Heart disease is an overall term for a range of conditions that affect your heart such as:
Atherosclerosis (also called coronary artery disease)
This is the most common type of heart disease. It happens when cholesterol and other material called plaque builds up on the inner walls of your arteries. This build up, called atherosclerosis, causes your arteries to narrow making it difficult for blood to flow through the arteries and reach your heart. When this happens, your heart doesn’t get the blood and oxygen it needs. A coronary calcium screening can help detect the amount of plaque in your body and your risk for heart attack before it happens.
Chest pain and heart attack (chest pain is also called angina)
This happens when blood flow is blocked from reaching part of your heart. This deprives your heart of the oxygen the blood carries, and without oxygen your heart starts to die. It’s important to know the signs and symptoms of heart attack and seek treatment immediately.
Heart failure (also called congestive heart failure)
This happens when your heart isn’t pumping blood as well as it should. While there is no cure for heart failure, the right care can help you manage and improve your symptoms so you can take part in many of the activities you enjoy. The key is to know the symptoms and seek treatment early.
This is caused by an abnormal or irregular heart rhythm.
Heart valve problems
This happens when the valves in your heart either do not open enough to let blood flow through or the valves let blood leak through.
Vascular disease affects your arteries and/or veins. Common conditions we treat include:
Carotid artery disease
Your carotid arteries are the two large blood vessels in your neck. These arteries carry blood to your brain. Carotid artery disease happens when these arteries become narrow. If a blood clot sticks in the narrowed arteries, blood doesn’t reach your brain. This is one of the causes of a stroke.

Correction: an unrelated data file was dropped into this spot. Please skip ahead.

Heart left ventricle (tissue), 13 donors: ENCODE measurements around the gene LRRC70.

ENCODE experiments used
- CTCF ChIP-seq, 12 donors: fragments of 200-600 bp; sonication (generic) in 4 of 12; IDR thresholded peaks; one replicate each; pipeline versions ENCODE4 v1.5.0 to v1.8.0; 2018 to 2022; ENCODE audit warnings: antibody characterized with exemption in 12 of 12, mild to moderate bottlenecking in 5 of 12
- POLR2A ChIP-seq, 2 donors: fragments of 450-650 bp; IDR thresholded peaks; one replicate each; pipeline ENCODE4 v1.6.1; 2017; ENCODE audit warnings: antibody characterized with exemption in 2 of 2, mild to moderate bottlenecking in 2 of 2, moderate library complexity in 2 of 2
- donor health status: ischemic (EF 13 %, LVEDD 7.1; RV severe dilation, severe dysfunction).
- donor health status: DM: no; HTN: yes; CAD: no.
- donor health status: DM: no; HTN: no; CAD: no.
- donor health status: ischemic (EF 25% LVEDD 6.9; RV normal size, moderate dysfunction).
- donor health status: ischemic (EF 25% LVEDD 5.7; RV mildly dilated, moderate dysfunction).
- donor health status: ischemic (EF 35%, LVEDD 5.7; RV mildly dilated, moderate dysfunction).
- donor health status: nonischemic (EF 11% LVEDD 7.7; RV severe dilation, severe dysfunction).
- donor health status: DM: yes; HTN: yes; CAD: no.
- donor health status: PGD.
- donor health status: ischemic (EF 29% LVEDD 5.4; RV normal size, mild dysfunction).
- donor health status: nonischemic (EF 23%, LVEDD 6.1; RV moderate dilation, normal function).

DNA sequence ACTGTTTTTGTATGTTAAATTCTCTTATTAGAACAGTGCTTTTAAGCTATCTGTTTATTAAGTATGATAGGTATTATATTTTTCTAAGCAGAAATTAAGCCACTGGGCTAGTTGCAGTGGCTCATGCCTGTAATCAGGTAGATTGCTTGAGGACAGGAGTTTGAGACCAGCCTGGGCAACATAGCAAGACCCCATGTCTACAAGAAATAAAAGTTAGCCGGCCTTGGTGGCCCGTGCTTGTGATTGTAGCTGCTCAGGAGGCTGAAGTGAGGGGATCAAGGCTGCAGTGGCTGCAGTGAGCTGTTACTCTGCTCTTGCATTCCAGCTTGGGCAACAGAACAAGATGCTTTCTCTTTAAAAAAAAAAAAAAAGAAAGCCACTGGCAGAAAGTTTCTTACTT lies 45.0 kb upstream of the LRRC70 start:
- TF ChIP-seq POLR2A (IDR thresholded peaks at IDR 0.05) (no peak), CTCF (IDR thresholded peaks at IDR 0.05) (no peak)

Peripheral artery disease (PAD) or peripheral vascular disease (PVD)
This happens when the arteries and veins outside of the heart become narrow and affect blood flow. It is most common in the legs but can also occur in the stomach, arms and neck. If you have peripheral artery disease (PAD) in your legs, symptoms include feeling pain while you walk that goes away when you rest. This is a circulatory disease, and sometimes referred to as ‘poor circulation’.
Peripheral venous disease
Valves inside your veins open and close to control blood flow. When the valves are open, blood flows through your veins. When valves close, this keeps your blood flowing in one direction through your veins. With peripheral venous disease, your valves are weakened or damaged and cannot close completely. This allows your blood to flow in both directions instead of only one direction. When this happens, your blood pools causing swelling in your veins and your blood moves slower through your veins, which can cause blood clots.
The aorta is your body’s main artery that carries blood from your heart throughout your body. An arotic aneurysm is an enlarged area or bulging in this artery. It can happen anywhere in the body but is most common in the stomach (abdominal aortic aneurysm) or the upper body (thoracic aortic aneurysm). The size of the aneurysm and how fast it is growing determines your treatment plan. Aortic aneurysms can cause blood clots that can break free from the aneurysm and flow throughout your body. If the aneurysm bursts, it can cause severe bleeding that can lead to death.
Varicose veins are enlarged veins, generally in your legs or feet. For many, it is a mild irritation and cosmetic concern. But, for others varicose veins can cause ongoing pain and lead to serious problems.
Deep vein thrombosis (DVT)
Blood clots in the veins, also called deep vein thrombosis, can be life threatening. These blood clots often occur in the legs. Symptoms include leg swelling, pain and tenderness.
Chronic venous insufficiency (CVI)
This happens when the walls of your veins or the valves in your leg veins are not working properly. This makes it difficult for blood to return to your heart from your legs. The condition will only get worse over time, so it is important to see your doctor right away if you have any of these symptoms:
- Swelling in the lower legs and ankles
- Pain, aching and tiredness in your legs
- New varicose veins
- Skin that looks leathery